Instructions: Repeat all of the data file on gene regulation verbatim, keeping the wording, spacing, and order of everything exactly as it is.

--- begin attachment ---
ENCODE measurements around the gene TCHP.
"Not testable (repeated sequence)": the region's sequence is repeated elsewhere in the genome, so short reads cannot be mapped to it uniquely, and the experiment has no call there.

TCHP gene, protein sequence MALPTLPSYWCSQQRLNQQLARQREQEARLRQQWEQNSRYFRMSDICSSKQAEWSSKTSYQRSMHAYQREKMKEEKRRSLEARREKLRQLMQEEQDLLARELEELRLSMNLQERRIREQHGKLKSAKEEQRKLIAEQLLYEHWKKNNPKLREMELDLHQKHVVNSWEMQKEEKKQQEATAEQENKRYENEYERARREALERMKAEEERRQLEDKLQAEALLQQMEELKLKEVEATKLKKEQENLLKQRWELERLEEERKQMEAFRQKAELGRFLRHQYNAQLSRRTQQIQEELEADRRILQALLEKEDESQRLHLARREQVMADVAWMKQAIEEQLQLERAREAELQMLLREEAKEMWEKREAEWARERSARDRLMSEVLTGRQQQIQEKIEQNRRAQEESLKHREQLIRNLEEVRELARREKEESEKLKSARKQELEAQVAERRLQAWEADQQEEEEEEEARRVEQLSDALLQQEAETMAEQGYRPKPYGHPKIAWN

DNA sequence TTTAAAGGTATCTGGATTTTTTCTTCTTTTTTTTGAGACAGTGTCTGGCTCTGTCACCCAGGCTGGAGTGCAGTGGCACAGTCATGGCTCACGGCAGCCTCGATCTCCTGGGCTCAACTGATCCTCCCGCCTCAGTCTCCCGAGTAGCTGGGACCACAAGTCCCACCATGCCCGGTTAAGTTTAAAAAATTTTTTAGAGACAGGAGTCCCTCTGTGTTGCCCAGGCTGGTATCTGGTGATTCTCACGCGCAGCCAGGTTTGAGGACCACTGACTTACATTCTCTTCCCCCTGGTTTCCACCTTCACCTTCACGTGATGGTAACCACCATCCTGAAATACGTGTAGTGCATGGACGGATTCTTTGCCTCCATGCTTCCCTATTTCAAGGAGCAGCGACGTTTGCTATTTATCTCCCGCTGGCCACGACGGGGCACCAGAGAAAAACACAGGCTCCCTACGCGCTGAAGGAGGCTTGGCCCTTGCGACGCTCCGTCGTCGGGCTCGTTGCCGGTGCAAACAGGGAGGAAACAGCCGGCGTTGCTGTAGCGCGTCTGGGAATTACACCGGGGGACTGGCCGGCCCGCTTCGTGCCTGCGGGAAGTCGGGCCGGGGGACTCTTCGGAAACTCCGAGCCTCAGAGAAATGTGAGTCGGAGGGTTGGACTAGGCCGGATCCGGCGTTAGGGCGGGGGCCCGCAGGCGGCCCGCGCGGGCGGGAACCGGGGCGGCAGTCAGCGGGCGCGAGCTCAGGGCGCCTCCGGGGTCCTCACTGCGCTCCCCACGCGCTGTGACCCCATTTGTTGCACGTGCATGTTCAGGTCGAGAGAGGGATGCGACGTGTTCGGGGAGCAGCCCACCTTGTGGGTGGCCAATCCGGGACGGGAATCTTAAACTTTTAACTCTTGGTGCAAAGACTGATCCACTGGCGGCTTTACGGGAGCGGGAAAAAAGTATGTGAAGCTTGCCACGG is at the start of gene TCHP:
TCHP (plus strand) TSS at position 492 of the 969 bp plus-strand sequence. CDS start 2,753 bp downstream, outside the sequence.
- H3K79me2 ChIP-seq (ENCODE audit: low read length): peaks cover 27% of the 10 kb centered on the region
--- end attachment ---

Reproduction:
ENCODE measurements around the gene TCHP.
"Not testable (repeated sequence)": the region's sequence is repeated elsewhere in the genome, so short reads cannot be mapped to it uniquely, and the experiment has no call there.

TCHP gene, protein sequence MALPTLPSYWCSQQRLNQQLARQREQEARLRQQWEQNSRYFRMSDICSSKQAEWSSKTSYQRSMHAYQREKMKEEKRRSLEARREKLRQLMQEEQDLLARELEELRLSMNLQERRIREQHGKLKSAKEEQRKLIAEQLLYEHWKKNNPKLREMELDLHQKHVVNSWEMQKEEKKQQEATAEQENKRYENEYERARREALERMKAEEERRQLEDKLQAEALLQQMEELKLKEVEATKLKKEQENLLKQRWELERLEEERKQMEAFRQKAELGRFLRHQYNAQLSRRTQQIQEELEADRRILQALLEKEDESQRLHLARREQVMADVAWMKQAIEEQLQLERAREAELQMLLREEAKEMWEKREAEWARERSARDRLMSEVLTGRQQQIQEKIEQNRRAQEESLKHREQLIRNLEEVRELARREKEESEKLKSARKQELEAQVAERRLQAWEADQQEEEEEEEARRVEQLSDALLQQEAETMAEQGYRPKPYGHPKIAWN

DNA sequence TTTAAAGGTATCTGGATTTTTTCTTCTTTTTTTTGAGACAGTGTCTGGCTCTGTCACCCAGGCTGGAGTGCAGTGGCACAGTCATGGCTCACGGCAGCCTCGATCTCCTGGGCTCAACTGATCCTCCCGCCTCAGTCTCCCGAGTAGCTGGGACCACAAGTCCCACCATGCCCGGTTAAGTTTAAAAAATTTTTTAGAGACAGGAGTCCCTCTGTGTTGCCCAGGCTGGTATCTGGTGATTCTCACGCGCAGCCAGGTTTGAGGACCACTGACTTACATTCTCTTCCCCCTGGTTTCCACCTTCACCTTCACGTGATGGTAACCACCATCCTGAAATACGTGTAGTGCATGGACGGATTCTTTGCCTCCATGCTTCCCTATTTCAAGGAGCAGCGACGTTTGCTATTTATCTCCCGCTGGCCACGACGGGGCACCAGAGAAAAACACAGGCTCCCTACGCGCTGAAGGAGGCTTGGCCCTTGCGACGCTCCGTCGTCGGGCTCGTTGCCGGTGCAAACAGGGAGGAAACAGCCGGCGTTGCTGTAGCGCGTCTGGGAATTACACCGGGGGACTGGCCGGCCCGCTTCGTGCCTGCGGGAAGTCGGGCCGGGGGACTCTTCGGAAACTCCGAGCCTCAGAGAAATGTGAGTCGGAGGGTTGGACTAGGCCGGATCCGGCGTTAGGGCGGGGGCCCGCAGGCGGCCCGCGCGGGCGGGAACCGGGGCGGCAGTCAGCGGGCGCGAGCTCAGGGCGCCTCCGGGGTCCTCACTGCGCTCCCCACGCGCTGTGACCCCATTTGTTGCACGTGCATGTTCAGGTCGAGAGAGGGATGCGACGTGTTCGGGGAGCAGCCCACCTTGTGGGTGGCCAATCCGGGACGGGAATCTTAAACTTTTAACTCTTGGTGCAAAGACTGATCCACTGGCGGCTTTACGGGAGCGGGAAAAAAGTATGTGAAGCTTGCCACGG is at the start of gene TCHP:
TCHP (plus strand) TSS at position 492 of the 969 bp plus-strand sequence. CDS start 2,753 bp downstream, outside the sequence.
- H3K79me2 ChIP-seq (ENCODE audit: low read length): peaks cover 27% of the 10 kb centered on the region